Recording your deed after a real estate transfer is not mandatory. However, it is very desirable for a number of reasons. By recording your deed, you provide public notice to all interested parties that you are the rightful owner of the property. This will be very important in the event of a title dispute. It will also be helpful if you or your heirs ever decide to refinance or sell the property. Title companies will not insure a property with a break in the chain of title.
Many states have enacted recording statutes as an incentive to an owner to record any transfers concerning his property. These statutes help settle conflicts of ownership in real property by prioritizing documents of ownership. However, the order of priority depends on the type of statute that your state has adopted. The statutes are identified as either "race," "notice," or "race-notice."
Here is Legal Match's description of the three types of notices: (a) Race statutes are simply a first come, first served method of recording. The individual who records first is presumed to be the rightful owner of the property, and has priority over any subsequent recordings. (b) Pure notice statutes provide that if a purchaser of real property for value (also known as a "bone-fide purchaser") records a deed that does not include a notice that there are any conflicting interests in title from non-purchasing individuals such as heirs, he will win a challenge to his claim of ownership. (c) Race-Notice statutes specify that for a purchaser to win a title challenge, he must not only have no notice of any conflicting interest, but he must also record first.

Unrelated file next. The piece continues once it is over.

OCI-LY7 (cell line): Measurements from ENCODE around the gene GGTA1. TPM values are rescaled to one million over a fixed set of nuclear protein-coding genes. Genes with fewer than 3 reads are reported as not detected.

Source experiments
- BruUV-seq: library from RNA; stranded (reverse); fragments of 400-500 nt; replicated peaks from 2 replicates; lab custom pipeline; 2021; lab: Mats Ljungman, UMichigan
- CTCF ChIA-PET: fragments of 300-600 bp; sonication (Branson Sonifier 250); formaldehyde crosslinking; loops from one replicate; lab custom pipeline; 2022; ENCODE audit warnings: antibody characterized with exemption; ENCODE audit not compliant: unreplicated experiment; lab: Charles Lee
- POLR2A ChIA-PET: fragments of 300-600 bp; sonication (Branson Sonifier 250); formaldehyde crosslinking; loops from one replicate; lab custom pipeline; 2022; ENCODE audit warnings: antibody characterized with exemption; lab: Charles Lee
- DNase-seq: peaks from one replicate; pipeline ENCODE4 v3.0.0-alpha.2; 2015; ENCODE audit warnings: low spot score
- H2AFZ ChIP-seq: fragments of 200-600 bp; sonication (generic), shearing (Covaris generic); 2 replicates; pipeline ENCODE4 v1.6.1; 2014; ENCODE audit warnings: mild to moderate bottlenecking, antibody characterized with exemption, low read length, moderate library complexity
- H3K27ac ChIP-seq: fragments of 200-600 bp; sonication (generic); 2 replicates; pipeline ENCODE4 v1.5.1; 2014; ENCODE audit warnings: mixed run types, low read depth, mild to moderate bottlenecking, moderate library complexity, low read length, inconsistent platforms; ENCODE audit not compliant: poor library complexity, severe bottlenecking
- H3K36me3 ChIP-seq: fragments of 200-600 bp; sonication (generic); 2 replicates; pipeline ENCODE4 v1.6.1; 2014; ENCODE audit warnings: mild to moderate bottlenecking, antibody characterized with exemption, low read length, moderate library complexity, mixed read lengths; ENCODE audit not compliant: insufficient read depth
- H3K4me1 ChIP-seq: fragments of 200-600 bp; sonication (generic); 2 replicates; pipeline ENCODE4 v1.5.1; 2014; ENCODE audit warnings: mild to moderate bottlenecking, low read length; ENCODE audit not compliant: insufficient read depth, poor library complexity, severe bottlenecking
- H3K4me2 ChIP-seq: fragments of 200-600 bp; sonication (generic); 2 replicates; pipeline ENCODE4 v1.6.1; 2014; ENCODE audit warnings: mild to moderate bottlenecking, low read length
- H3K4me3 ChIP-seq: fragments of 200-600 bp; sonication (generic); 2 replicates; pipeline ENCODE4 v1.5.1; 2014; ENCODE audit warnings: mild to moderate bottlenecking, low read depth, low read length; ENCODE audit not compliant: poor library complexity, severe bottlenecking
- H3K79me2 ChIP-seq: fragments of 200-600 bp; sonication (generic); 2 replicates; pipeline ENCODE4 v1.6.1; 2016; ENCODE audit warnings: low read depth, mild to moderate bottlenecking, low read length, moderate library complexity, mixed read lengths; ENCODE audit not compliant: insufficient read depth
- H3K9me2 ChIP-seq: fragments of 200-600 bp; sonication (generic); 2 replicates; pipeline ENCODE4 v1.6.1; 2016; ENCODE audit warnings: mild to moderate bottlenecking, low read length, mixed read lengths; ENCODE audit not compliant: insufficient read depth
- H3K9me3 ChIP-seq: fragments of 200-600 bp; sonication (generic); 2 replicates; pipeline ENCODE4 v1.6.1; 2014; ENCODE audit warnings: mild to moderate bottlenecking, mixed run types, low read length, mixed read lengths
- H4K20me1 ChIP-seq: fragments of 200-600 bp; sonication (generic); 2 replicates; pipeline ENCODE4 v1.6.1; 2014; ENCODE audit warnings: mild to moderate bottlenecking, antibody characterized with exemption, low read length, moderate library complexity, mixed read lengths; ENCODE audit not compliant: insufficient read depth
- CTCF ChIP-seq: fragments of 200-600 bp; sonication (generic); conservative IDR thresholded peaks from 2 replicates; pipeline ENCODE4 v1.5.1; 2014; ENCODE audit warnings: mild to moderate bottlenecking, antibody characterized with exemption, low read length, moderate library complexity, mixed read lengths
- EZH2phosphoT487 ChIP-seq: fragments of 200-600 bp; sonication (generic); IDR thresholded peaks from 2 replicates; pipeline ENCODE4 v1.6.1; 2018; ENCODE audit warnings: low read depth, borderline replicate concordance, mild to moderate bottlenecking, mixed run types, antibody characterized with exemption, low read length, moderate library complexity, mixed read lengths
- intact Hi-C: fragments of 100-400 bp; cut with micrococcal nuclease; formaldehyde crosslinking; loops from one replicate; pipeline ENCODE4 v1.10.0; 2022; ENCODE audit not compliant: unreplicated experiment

How to Record Your Deed
Your deed should be recorded in the county where the property is located. To be accepted for recording, it must be notarized. Once recorded, your deed will be entered into your county's Deeds of Record.
Redecoration does not affect the validity of a deed. However, in some jurisdictions, an unrecorded deed could prove to be a hindrance to your establishing title in a clear title action if a challenge to your property ownership occurs.
Recording also provides a chain of title for the property. If your deed is not recorded, it will cause a break in that chain.
Common Law Recording Notice
States that have not enacted recording statutes will default to "common law" in deciding cases involving competing ownership of real property. At common law, the rule is "first in time, first in right," which is very similar to the "race statute" jurisdictions.
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